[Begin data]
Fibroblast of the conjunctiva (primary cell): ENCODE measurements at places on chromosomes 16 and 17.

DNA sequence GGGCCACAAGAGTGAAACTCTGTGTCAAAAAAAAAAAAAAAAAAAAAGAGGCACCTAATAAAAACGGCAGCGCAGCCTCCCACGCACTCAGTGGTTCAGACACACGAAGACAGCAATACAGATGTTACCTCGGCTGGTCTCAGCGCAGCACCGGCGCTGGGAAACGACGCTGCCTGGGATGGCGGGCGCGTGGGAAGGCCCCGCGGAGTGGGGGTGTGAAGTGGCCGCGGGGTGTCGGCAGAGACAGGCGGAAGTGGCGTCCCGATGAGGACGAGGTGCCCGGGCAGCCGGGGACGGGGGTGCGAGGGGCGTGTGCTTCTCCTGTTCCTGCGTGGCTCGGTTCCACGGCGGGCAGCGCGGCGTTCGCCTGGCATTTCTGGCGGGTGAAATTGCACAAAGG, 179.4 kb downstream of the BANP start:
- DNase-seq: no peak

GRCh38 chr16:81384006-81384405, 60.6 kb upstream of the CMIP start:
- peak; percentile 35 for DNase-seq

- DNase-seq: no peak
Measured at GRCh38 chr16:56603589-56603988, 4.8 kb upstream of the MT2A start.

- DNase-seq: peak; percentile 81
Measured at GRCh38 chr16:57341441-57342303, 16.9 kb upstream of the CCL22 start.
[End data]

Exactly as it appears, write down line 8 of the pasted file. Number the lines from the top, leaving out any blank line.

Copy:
- DNase-seq: peak; percentile 81